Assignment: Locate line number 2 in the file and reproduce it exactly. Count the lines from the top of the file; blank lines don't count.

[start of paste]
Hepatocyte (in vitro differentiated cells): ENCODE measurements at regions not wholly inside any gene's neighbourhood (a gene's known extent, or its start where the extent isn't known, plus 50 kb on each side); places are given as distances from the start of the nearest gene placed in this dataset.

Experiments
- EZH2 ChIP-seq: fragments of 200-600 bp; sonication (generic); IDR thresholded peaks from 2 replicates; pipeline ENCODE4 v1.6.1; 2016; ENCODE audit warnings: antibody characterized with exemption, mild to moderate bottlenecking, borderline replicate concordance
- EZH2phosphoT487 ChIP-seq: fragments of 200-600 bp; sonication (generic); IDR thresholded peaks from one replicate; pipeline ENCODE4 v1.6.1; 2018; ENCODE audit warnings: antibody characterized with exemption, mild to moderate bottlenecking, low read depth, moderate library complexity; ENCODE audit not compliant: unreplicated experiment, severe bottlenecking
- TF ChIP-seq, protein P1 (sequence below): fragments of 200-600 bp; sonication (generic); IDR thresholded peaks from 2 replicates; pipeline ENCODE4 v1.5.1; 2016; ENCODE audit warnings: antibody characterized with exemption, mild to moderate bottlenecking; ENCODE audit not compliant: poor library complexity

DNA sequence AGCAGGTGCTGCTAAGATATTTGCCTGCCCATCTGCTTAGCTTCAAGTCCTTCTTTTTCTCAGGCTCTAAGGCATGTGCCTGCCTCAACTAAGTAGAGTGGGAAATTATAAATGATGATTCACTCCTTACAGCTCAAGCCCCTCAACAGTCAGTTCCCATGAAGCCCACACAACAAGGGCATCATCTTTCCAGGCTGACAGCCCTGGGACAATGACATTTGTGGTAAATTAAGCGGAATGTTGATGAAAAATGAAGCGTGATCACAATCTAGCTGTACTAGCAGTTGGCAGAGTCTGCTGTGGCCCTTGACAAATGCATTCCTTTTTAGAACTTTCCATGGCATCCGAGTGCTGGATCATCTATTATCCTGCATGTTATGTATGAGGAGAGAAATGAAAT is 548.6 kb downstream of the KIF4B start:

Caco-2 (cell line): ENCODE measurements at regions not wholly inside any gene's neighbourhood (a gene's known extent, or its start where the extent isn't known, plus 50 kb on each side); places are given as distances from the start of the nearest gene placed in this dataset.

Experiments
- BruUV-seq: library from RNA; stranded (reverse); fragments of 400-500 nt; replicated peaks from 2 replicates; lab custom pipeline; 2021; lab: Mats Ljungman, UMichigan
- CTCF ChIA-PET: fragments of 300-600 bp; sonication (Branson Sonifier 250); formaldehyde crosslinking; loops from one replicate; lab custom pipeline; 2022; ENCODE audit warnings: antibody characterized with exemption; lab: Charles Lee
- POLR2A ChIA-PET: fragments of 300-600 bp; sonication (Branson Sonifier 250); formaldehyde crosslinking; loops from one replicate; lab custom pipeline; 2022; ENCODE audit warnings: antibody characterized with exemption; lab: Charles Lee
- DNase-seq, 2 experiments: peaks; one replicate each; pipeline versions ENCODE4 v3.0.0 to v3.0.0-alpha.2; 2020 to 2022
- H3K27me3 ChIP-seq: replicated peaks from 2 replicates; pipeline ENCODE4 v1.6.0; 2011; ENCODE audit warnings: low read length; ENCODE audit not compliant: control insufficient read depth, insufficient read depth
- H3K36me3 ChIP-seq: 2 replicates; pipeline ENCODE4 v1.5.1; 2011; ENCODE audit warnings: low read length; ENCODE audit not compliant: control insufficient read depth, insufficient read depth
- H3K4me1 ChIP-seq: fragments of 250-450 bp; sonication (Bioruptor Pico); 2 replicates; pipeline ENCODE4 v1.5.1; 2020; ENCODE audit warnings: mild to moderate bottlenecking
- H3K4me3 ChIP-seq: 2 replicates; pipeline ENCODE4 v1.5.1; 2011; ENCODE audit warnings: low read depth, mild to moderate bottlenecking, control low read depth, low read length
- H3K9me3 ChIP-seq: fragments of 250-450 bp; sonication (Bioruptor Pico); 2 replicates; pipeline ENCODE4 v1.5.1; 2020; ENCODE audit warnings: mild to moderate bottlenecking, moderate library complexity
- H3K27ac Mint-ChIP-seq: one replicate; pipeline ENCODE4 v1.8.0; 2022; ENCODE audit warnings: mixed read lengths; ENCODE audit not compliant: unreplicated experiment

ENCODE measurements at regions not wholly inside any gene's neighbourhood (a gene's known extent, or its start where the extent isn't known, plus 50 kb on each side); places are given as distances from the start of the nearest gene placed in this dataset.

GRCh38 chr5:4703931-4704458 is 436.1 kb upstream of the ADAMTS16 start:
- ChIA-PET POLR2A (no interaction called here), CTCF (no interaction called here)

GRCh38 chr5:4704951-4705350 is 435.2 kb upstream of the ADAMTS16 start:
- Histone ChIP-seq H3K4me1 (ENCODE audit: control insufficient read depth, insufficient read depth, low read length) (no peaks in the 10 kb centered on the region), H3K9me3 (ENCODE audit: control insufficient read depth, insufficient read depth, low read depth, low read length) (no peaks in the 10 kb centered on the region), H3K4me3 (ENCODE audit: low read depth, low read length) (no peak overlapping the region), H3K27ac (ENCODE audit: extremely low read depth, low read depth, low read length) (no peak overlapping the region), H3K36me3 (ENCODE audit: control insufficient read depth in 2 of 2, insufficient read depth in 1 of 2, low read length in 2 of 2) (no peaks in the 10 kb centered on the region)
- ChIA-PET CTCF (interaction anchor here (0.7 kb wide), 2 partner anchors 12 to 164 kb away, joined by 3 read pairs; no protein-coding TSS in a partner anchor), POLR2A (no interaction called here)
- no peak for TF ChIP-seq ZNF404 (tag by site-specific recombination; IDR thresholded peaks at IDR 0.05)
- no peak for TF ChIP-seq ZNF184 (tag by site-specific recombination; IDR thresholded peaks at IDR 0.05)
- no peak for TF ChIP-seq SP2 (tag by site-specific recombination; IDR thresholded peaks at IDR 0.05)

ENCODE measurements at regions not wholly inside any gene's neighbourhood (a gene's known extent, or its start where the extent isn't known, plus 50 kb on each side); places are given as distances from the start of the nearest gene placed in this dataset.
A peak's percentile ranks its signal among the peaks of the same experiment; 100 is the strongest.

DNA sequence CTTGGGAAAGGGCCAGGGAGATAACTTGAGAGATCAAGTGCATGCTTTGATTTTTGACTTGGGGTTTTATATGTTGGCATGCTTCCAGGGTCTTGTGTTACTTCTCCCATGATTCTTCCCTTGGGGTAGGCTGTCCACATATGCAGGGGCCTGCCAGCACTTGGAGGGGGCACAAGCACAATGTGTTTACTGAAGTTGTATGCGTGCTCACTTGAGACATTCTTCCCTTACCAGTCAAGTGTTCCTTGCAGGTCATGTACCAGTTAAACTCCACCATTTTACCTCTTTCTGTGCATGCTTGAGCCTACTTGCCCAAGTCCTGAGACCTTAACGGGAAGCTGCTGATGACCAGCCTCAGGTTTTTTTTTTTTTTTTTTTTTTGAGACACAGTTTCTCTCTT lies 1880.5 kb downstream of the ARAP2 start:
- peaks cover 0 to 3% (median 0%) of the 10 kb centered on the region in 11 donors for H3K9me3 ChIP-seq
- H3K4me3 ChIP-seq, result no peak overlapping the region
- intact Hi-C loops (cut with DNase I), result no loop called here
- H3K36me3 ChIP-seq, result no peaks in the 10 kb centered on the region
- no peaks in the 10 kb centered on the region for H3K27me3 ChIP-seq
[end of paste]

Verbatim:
Experiments